It's just as well Thomas Leuluai tends not to read newspapers or follow sports media, as he may have been buried under the avalanche of criticism that came his way earlier this year.
With the Warriors' dismal start to the season, much of the blame was directed at the newly arrived import. 'He lacks pace', the critics cried. 'His passing isn't up to it and he is too predictable'. The vitriol came from both sides of the Tasman.
Former Kangaroo Matthew Johns, now a prominent media personality, even suggested that Leuluai, while an accomplished hooker, was not up to NRL standard as a half. Johns added that Leuluai lacked the pace and ball skills for a No6 and was a major reason for the club's struggles.
How the worm has turned. Now he is playing behind a team going forward, Leuluai has been one of the key men in the Warriors' recent rich vein of form, arguably more influential and consistent than halves partner Shaun Johnson. The 1.75m, 86kg Leuluai is different to many of the halves in the NRL but fits the Warriors' requirements perfectly.
He often directs matters from first receiver, brings a solid kicking game and runs straight at the line as well as any half in the competition, freeing up vital space for his outside men. He is also like an extra forward on defence, being one of the most accomplished defenders, pound for pound, in the NRL.
"The team wasn't playing well and I wasn't going that well," recalls Leuluai of the team's poor start to the season. "It has to be expected that I would cop the brunt of [the criticism], being one of the playmakers and a new guy. But it's different as you get older - you learn to cope with it."
Leuluai admits it took time to find his feet in the NRL again, having not played down under since 2004. There were different systems and structures to learn and a whole squad to get to know. He had mainly played at hooker in Super League, now he had the No6 jersey on his back in a team that needed to be rebuilt.
"It took a while to feel comfortable [in the NRL]," admits Leuluai. "It is obviously different and a bit faster. You might be looking for that extra split second and you just don't get it."
The pain at the start of the season wasn't a complete surprise: "We had a new coach, new players, new staff - new everything," explains Leuluai. "Things were always going to take a while to gel. I guess it just took a lot longer than everybody had hoped or wanted."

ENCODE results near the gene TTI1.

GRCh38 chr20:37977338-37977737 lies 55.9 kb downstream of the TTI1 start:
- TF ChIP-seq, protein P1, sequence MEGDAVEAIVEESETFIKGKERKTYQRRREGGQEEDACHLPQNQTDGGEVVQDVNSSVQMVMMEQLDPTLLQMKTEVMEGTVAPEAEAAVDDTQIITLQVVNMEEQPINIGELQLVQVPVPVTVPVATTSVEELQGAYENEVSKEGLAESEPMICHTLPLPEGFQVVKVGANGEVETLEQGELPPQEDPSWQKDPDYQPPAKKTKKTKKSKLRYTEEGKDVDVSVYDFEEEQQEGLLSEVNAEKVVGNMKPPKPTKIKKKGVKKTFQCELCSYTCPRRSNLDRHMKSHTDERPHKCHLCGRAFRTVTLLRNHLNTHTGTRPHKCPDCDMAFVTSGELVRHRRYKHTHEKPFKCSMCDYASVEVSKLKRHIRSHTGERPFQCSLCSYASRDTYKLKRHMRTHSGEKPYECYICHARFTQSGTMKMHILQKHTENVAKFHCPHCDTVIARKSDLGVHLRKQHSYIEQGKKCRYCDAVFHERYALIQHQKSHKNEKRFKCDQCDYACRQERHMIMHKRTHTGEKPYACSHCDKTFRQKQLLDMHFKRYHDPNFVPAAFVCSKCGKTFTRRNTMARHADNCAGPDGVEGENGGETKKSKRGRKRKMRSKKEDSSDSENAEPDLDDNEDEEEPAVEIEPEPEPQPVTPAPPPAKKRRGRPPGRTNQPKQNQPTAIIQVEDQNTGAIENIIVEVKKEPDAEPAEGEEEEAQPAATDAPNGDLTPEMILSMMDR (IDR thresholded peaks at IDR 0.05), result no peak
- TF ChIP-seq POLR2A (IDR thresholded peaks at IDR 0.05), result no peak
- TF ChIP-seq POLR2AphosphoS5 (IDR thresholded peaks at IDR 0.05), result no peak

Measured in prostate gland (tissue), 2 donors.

Leuluai is one of just four players to take the field in all 15 games this year and also the only one in the squad who has played every minute of every match. Over the last five games, Leuluai is averaging more than 52 metres with the ball in hand and 16 tackles per match. He has also contributed three tries, 10 tackle breaks and - despite touching the ball more than almost any other player (Nathan Friend excepted) - he only has made two errors across the last 400 minutes of football.
He feels the team is starting to get the balance right between structure and surprise, function and flair.
"We needed to be more structured and we have been," says Leuluai. "But with the players we have we will always have that element of flair and surprise. The main thing is that we have been more direct. We are now going forward first before we look to go sideways."
It too early to be talking World Cup prospects though it is clear that with his utility value, current form and long background in the Northern Hemisphere, Leuluai would be hard to leave out of Stephen Kearney's 24-man squad. For now though, there are nine NRL games remaining and a fight to make the top eight.
"People are taking more notice of us now," says Leuluai. "They will be analysing us a lot more, looking at us closer - earlier in the year I don't think there was much respect for us."
The assignment starts tonight against the top of the table Rabbitohs, who have only dropped two matches all season. Historically, the Warriors have a strong record against the Redfern-based team, winning 18 of 26 matches between the two clubs. They pushed them close earlier this year and are a team that can match them, especially in the forwards.
"I thought we troubled them in [round five]," says Leuluai. "But they have improved and will be very tough. All of their players are going well - that is why they are sitting on top of the table."